One reason for the demand for web-savvy workers is that many companies of all types implemented the complex software systems known as Enterprise Resource Planning in the late 1990s and now are enhancing those ERP systems with Internet components, says Peter Koutroubis, director of operations at Yoh Services LLC, a temporary personnel agency. Online retailers now “are competing with everybody,” Koutroubis says. “There are a lot more people looking for the types of folks that would be involved in web design, development and maintenance.”
To compete for technical workers in this environment, e-commerce recruiters have to use old tools more intelligently and devise new ones.
“The best way to find people, by far and away, is through employee referrals,” says Housenbold of Shutterfly. Echoing that sentiment is Jim Flanagan, executive vice president of human resources at GSI, who says GSI employees recommend 40% of new hires.
While Housenbold and Flanagan like to think employees refer friends in large part because they’re excited by their work, Shutterfly and GSI also offer sizable cash incentives.
Shutterfly, which competes for employees with the giants of Silicon Valley, offers a $5,000 bonus for a successful employee referral and recently handed out an additional $20,000 apiece to two employees who had referred three people within the last quarter.
GSI, in the less heated market of Philadelphia, offers an incentive of $1,000 to $3,000 depending on the level of the hire. Online retailer AbeBooks Inc., based in Victoria, British Columbia, gives employees $1,000 and an iPod for a referral, and Boston-based e-commerce platform provider Art Technology Group Inc. pays out $3,000 to $5,000.
Another common practice is to post job openings on the company’s web site, as well as on career sites like Monster.com, CareerBuilder.com and Craigslist.com, and on such specialized technology job sites as ITJobs.com and Dice.com.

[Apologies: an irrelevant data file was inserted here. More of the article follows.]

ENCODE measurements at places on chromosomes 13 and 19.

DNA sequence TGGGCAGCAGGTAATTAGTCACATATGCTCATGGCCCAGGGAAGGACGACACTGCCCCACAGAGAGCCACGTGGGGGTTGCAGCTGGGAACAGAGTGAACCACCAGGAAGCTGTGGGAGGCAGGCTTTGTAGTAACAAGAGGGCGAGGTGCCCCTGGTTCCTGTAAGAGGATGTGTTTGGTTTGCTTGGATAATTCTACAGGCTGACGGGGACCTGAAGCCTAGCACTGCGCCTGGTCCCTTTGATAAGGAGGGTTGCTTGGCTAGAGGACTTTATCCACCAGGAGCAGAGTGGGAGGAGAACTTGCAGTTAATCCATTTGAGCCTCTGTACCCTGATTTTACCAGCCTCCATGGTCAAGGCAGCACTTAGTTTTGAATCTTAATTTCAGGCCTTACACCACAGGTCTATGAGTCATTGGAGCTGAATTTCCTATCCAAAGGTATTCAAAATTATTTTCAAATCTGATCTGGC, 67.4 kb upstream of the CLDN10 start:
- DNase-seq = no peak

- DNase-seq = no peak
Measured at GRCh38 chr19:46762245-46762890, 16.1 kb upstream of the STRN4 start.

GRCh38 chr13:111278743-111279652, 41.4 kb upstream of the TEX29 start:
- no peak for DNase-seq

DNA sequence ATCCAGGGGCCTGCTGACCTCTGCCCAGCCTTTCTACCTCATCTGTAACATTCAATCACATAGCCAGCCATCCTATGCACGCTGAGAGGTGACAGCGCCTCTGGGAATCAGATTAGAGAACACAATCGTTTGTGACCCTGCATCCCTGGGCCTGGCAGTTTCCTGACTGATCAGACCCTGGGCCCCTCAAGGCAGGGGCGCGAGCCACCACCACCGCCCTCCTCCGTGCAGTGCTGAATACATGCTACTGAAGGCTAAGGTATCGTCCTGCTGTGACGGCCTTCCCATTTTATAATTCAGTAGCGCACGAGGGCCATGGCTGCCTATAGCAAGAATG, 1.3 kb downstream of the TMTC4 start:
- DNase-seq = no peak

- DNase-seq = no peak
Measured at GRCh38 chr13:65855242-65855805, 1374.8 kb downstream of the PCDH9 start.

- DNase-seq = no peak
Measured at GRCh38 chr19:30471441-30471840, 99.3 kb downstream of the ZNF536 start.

One way to use those jobs board to find candidates with prior e-commerce experience in a given locality is to search for resumes that include the names of large online retailers in the area, says Bill Zujewski, vice president of product marketing at ATG. That can uncover workers who left e-commerce a few years back and may be ready to return.
“The good news is that e-commerce seems to be hot again, and people view it as a good long-term investment in their resume and skill sets,” Zujewski says.
Network, network, network
Everybody knows somebody, and recruiters are working harder at getting to know the kinds of people likely to know technical specialists.
Trade shows are good places to meet potential recruits, or people who might know them. GSI has started sending human resources managers to trade shows with that in mind.
“We don’t do in-the-face recruiting,” says Flanagan. “We encourage people to build relationships with people, whether that person is a potential hire or knows somebody.”
Debbie Faulkner, vice president of human resources at Onlineshoes.com, says she makes sure company executives attending trade shows knows what positions the company has open so they can keep an eye out for good candidates. The e-retailer also views user group meetings sponsored by software vendors as opportunities to look for technical personnel. “When you’re there, you’re pretty qualified,” Faulkner says.